This was originally published on TechRepublic.

Topics: Mobility, Google, Hardware, iPad, Laptops, Tablets

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  • RE: Hands on with the Motorola Xoom: Five initial insights

    Very good review. Pretty much my feelings exactly, so far. The Accuweather app is quite beautifully done. Facebook app doesn't work well, a few things int eh browser are clunky. I agree about being a PC replacement, too, and since that is what I wanted, overall I'm quite happy.
    clb2196
    • 16 (tablet) apps is not quite PC replacement; also it is plasticky & pricy

      @clb2196: there will be Samsung Galaxy Tab 10.1, RIM Playbook and HP TouchPad.

      More importantly, iPad 2 -- with over 60 000 tablet apps.
      DDERSSS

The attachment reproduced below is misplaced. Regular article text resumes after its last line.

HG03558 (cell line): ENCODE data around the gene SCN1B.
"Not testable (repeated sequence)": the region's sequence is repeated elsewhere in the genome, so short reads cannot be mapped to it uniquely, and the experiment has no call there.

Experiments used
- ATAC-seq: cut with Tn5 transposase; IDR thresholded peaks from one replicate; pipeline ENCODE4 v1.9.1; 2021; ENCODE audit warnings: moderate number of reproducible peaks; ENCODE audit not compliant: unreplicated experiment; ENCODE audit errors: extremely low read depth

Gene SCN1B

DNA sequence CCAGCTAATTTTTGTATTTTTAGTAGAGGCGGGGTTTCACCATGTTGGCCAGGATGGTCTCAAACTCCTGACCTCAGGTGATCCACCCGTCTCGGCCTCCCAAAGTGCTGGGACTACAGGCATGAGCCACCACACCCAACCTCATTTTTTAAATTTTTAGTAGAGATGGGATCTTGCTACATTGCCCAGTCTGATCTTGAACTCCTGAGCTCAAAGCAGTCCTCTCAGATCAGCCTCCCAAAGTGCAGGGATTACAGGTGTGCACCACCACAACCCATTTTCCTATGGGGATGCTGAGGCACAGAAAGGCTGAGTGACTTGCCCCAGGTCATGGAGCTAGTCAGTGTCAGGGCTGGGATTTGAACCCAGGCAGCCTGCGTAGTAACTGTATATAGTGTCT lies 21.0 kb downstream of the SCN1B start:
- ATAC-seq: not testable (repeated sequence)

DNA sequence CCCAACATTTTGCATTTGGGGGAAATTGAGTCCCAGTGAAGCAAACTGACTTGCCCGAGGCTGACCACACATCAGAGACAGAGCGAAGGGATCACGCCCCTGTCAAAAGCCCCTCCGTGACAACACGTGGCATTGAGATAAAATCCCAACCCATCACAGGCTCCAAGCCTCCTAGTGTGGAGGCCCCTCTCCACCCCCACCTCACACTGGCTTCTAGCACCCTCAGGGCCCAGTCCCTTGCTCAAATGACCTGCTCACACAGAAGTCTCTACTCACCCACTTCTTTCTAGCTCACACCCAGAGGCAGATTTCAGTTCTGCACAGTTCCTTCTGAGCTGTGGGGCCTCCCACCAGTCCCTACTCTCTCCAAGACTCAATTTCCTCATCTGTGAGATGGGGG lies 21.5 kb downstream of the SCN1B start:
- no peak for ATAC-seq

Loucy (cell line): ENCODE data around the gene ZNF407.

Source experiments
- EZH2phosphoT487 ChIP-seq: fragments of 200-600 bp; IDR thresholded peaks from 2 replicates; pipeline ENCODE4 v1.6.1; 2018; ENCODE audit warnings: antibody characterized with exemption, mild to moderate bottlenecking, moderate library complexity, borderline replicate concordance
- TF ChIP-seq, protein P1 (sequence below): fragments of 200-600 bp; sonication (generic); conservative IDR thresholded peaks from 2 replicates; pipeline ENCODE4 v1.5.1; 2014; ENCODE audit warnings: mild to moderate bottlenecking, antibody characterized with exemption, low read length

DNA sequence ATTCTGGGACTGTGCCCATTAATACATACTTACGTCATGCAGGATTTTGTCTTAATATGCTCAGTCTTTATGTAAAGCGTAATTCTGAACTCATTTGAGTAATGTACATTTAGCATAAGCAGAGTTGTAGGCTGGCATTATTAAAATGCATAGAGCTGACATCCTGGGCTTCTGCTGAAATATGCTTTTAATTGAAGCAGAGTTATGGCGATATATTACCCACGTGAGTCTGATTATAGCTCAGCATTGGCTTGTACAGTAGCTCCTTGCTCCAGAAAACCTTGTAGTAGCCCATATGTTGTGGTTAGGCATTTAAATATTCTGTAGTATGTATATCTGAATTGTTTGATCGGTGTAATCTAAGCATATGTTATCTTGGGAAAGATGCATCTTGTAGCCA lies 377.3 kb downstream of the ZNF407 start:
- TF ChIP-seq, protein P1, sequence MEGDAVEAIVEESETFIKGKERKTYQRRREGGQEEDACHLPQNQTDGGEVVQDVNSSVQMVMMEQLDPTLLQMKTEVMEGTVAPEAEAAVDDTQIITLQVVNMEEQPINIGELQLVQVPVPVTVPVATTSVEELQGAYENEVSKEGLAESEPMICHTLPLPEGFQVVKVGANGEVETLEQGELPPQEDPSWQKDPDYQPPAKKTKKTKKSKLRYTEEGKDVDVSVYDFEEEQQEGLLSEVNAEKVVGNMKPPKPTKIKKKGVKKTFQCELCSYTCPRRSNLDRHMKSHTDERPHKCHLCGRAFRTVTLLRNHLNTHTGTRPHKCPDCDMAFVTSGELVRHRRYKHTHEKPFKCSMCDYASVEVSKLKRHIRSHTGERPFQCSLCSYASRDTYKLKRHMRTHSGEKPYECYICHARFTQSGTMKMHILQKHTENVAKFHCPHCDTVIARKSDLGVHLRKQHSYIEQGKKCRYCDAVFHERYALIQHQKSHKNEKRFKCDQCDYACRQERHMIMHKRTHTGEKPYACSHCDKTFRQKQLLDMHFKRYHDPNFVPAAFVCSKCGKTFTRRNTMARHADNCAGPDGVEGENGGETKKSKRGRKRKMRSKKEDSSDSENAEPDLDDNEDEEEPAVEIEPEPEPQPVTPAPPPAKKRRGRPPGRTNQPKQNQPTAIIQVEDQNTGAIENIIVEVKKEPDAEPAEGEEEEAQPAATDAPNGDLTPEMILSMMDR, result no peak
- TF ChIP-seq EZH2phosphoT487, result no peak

• RE: Hands on with the Motorola Xoom: Five initial insights

        @denisrs -- Only 59,914 apps to go. Shouldn't be much of a problem for a not-ready-for prime time OS.

        Naaaah...
        SkateNY
      • RE: Hands on with the Motorola Xoom: Five initial insights

        @denisrs

        DEFEND THE HIVE!!!!!
        Hallowed are the Ori
    • RE: Hands on with the Motorola Xoom: Five initial insights

      @clb2196 -- The Accuweather app? As though there aren't a gazillion, billion places to find whether on the Internet, you need an app? And how are the other FIFTEEN tablet optimized apps working out for for the Xoom?
      SkateNY
    • RE: Hands on with the Motorola Xoom: Five initial insights

      @clb2196 -- It's the ecosystem...the integration of hardware, software, app purchasing experience, UI, end-user experience, and on, and on, and on.

      That's only one of the reasons why Apple accounted for 93% of 2010 Q3 tablet sales.

      Unless and until someone offers a better -- even a competitive -- alternative, each effort at catching will remain a failure. And while all these other folks are straining to catch up. Apple won't be sitting still. It simply in their DNA.